May 22, 2009

What's Really on Your Resume?

Courtney Kaplan's picture
Courtney Kaplan
Principal, Program Planning

Photo credit Philo NordlundPhoto credit Philo NordlundFor those of us at Hot, it's been an indirect path to our digs at 585 Howard. We've come from other careers, other cities, even other countries, before landing here. Which means we've had a lot of crummy jobs along the way.

In the belief that everybody enjoys reading about somebody else's humiliation, we want to share with you some of our work-experience low lights. First to share, our Producers.

Developing client relationships, managing project teams, allocating budgets and crafting schedules are only some of the things our producers are responsible for dealing with at Hot. It takes a unique skill set honed over many, many experiences to be a good Producer. Most of those experiences have been wonderful, others not so much.

So, "What was the worst job along the way to becoming a Producer?" Here are some of the responses we got. Enjoy!

When I was 23, I was working 3 jobs on top of working as a nightclub promoter where I had to pay bands with my own money (in order to get them to play I would promise guaranteed payments regardless of how many people they drew in).

I've had lots of crazy jobs: I made fried chicken at KFC (which was part of Gino's at the time), was a pot washer in the cafeteria kitchen at college, and did tile work for a contractor in Philly named Rocco. Interestingly, I can't really say that any of those were all that bad.

Being in charge of the daily obituaries; either receiving them from local mortuaries (morticians are the nicest people, by the way) or from grieving families. I learned very quickly how to momentarily forget about my woes and put on a happy, consoling face when the receptionist would call me (at deadline, mind you) and chirp, "Obit walk-in!" I'd have to drop whatever I was doing and head to the lobby window, never knowing what to expect. I remember the day (I was also covering two co-workers' desks) I put my foot down and threw my hands up. "Enough!" Friday the 13th, 2006 was the LAST day I ever had to do obits.

While in the Poli Sci department. at Berkeley, I got paid to index a book. I didn't know what I was doing—I wrote down every damned instance of almost every word. I think my index was longer than the book itself. Did anyone really need to know that "geopolitical" was mentioned on pp. 3, 5, 8, 176, 524-8, and 625?

When I was 10, I was a cashier in a grocery store. I got hassled by people who wanted to buy alcohol yet insisted that it wasn't legal for a 10-year-old to sell it.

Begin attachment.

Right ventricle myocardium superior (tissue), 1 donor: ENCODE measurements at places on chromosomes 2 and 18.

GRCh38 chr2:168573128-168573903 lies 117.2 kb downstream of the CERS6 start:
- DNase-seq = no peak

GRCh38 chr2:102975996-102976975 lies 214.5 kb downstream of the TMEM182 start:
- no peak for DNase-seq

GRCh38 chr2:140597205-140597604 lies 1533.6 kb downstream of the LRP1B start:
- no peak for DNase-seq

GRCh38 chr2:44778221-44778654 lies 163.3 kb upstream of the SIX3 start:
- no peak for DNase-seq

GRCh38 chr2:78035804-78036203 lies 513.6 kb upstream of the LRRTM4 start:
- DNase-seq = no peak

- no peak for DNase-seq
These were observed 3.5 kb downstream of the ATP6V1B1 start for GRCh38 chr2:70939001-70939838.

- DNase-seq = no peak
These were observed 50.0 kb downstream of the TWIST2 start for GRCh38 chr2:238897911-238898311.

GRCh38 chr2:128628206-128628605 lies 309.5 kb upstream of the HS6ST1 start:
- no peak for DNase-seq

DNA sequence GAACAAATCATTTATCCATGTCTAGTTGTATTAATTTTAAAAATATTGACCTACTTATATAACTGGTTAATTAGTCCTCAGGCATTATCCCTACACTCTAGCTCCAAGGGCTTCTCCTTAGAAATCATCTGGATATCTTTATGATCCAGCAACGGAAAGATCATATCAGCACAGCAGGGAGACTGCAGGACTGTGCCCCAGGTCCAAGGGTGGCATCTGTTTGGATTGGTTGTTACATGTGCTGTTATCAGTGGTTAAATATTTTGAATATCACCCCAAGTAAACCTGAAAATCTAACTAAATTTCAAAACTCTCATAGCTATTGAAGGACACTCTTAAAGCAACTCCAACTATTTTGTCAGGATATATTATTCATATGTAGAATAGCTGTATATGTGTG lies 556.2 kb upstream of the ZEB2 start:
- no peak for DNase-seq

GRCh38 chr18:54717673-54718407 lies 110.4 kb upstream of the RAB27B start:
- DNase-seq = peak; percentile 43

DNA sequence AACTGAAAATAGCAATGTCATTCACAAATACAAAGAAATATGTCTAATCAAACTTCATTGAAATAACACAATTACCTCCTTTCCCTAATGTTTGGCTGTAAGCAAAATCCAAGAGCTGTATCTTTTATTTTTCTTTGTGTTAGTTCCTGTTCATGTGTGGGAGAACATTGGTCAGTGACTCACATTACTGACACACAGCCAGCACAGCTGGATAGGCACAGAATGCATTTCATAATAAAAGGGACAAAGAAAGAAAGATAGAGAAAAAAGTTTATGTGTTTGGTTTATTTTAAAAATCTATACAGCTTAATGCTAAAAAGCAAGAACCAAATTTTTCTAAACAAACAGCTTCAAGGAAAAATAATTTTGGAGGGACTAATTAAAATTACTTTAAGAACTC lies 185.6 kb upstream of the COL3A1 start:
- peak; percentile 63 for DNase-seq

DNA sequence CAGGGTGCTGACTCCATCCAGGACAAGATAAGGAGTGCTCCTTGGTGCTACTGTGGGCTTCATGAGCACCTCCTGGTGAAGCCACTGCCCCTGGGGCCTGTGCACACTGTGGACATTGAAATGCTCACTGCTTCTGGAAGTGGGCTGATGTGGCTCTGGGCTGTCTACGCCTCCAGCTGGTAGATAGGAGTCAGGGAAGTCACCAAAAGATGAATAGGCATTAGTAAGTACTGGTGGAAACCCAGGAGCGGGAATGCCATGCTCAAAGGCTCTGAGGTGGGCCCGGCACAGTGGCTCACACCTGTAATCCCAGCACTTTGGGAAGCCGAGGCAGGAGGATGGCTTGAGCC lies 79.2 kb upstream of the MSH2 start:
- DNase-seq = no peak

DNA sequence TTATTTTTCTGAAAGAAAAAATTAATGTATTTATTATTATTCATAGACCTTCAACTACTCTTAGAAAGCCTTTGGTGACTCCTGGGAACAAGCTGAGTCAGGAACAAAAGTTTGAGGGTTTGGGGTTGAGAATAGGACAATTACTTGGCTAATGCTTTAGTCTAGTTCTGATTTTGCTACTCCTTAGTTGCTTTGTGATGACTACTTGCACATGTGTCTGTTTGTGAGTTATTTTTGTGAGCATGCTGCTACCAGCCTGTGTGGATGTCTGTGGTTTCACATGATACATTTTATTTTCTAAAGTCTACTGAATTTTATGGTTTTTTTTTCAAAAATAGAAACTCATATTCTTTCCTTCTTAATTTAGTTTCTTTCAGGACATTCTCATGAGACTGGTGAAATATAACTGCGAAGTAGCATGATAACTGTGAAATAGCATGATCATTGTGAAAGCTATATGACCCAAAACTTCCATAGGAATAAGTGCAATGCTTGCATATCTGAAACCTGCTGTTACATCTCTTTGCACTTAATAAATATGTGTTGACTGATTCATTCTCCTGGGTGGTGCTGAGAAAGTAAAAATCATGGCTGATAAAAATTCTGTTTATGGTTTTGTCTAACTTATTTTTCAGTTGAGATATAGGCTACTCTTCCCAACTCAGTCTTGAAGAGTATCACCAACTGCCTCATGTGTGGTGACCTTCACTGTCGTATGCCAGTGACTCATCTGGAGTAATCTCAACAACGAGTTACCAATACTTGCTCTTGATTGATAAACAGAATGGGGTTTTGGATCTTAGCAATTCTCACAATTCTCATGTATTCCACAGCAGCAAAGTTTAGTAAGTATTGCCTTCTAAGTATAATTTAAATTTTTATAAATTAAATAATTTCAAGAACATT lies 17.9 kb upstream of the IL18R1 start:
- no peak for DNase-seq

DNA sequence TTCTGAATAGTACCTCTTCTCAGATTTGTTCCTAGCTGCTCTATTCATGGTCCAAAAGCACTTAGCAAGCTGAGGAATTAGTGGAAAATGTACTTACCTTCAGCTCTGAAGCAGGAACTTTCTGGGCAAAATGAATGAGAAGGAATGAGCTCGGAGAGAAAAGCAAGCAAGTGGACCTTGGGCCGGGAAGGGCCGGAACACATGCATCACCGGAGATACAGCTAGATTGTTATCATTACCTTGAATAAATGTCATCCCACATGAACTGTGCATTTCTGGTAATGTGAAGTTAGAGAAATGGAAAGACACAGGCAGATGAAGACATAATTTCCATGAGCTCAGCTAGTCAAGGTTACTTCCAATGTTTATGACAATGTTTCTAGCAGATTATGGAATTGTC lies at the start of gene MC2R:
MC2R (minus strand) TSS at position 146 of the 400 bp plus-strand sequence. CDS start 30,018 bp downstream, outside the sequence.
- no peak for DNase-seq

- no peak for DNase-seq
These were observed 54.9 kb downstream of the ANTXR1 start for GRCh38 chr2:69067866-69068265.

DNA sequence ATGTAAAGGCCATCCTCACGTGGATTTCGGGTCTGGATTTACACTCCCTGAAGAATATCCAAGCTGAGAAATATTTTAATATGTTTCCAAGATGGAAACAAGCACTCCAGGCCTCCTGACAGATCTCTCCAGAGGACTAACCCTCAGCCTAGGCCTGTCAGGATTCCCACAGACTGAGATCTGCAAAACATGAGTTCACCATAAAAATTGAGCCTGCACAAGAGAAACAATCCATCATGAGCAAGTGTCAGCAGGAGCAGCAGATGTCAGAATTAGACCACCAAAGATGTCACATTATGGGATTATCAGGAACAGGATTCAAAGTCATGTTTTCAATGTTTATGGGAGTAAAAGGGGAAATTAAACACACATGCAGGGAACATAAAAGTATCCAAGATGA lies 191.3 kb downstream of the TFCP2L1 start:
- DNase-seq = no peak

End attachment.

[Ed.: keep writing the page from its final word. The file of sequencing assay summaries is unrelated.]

My sister and I were both waitresses in a kind of theme-restaurant set in 1836. And I had to wear black tights, a long prairie dress with an apron (complete with bonnet) and serve tour buses full of senior citizens who never tipped. If that wasn't bad enough, but my sister and I had to drive into work together. We'd get into fights and try to ditch the other (in full Laura Ingalls garb) in some humiliating public area.

My worst job ever was at Victoria's Secret in midtown in NY (57th near Park, don't think it's there anymore), because it was a huge, two-story store with a separate, overly scented body product store-within-a-store—SO gross! You could not get away from that smell—it was like Bath & Body Works mixed with Yankee Candle.

Sadly, I was once a pizza delivery gal in Chapel Hill, NC. I'm notoriously horrible with directions and back in those days there was no GPS. So pretty much every time I went out I got lost and delivered cold and very late pizza in my sad college car with a pizza light attached to it.

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Joseph Chan's picture

My worst job after graduating from college is working the sales floor, and I had to do other duties which was not part of my job.

Cleaning the bath rooms when it jam.

Courtney's picture

Yeah, so many crummy jobs start out with the promise of an easy summer ;)

Kendell's picture

Heh - bad jobs are always a hoot to hear about.

My first job was working for a Conway Dept. Store, over the summer. Now when I was hired on I was told I would assist with store activities (stocking, register, etc.) what actually transpired was a long 2 months of cleaning out the store's dusty attic, disposing of used/unsold items, conducting maintenance runs and handling a few encounters with the local vermin!

Fun times :o)

P.A.T.'s picture

None of those jobs sound bad.

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